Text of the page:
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Agree. A lot of coding is simply banging your head against the wall, search SO over and over, changing things around, until it does what you want.

Raw algo quizzing skill isn't necessarily the same thing, though you'd think it was somewhat related because when you're learning to code up "find longest continuous run" you also need to change things around for a bit.

Difference is in real life there's never an end. The algo quiz leaves you at some optimum eventually due to being quite a small thing.




Coding is the easiest part. Understanding the actual problem and solving it is the hard part.

> A lot of coding is simply banging your head against the wall, search SO over and over, changing things around, until it does what you want.

It doesn't look like programming to me. Yes, sometimes we miss something, so our code doesn't do exactly what we want it to do, but when we realize it we just fix the code. This view of coding resembles an improved way to write Shakespeare with monkeys.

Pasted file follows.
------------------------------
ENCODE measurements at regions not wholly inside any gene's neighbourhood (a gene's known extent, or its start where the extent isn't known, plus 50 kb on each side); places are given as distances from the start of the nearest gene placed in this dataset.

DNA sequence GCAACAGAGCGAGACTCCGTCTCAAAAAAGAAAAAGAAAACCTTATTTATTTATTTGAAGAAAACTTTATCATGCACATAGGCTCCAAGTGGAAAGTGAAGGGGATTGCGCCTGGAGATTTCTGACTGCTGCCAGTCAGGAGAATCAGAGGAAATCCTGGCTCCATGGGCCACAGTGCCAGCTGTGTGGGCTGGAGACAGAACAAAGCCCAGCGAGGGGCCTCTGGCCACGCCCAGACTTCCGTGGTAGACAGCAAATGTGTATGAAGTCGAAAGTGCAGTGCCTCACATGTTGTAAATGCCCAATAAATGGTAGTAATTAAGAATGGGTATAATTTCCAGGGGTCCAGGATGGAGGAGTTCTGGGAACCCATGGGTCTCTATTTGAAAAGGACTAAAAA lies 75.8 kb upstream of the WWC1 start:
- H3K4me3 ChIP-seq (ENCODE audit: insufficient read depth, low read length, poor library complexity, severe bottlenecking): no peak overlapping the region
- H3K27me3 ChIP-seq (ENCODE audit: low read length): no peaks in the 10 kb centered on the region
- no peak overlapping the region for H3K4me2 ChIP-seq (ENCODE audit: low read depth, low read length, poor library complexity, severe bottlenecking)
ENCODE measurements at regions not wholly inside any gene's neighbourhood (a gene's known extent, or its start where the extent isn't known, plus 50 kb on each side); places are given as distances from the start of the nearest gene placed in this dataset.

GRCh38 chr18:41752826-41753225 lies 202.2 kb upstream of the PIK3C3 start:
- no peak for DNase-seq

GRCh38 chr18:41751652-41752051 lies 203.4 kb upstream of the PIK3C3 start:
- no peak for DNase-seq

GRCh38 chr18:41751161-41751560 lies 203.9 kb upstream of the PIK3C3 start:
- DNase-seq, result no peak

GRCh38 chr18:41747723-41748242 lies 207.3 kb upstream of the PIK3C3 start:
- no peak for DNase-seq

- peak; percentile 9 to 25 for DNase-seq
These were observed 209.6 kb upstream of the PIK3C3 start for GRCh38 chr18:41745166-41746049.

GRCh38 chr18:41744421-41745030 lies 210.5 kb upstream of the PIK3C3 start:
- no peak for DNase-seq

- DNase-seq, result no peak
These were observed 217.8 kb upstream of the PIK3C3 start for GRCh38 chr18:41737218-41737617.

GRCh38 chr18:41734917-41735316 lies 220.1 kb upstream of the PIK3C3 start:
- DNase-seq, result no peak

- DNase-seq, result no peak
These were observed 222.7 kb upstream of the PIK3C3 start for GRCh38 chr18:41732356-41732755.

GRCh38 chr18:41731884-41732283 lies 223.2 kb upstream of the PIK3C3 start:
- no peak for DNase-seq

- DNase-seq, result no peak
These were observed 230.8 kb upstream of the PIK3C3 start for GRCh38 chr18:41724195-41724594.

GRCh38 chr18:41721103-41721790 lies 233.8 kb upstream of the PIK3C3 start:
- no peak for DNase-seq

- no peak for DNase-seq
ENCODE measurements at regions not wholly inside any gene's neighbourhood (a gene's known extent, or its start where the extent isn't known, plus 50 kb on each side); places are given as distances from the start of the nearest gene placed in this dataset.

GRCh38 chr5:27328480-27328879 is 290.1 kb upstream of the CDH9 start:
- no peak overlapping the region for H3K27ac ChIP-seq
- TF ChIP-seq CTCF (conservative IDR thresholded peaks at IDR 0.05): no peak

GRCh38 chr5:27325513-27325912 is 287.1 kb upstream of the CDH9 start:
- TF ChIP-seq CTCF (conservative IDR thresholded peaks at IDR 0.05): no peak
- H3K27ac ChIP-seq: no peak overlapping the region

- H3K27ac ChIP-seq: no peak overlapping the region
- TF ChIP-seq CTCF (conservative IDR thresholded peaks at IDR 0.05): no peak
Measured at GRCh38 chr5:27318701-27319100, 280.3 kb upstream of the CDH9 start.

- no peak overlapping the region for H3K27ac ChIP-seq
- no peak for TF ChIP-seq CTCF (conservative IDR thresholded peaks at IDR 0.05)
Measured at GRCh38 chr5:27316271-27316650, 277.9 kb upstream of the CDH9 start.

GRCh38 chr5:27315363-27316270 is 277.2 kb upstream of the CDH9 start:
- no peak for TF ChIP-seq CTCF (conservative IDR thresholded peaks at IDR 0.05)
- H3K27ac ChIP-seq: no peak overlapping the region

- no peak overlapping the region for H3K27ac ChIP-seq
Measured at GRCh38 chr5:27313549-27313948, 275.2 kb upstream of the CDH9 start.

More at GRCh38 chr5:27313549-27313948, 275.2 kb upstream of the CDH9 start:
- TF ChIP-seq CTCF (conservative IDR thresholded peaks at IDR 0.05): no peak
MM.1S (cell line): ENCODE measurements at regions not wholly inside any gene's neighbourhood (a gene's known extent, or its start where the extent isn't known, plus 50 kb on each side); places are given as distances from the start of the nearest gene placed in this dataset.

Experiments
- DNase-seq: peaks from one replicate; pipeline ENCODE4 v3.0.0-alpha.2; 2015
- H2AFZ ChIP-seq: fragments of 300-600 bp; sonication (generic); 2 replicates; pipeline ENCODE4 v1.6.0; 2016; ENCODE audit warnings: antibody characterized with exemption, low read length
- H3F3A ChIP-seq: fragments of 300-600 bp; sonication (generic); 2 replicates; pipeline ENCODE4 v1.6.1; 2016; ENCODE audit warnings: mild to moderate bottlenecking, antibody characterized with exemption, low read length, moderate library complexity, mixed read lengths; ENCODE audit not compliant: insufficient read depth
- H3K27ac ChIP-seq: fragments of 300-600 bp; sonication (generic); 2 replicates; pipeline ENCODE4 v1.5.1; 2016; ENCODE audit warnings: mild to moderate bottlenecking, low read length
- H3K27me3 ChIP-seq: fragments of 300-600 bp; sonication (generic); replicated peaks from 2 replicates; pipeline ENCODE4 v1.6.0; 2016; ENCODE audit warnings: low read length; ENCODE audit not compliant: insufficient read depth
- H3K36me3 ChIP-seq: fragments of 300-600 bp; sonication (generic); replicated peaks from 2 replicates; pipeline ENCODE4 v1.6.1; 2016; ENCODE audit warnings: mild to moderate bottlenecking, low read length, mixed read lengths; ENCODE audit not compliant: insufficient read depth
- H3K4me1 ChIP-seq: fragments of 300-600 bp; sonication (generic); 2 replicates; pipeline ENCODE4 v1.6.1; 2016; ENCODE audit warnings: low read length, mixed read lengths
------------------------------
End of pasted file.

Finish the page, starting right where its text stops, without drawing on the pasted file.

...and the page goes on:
> A lot of coding is simply banging your head against the wall, search SO over and over, changing things around, until it does what you want.

I don't find myself in these situations nearly as often as I did back when I was a junior engineer. But damn, I'm sure I looked busier (and more stressed out) back then.


I was mostly through that phase of my career before any of those things were available. Toward the end of it, stack overflow had just launched. I mostly relied on printed books for help with languages and frameworks I was using.




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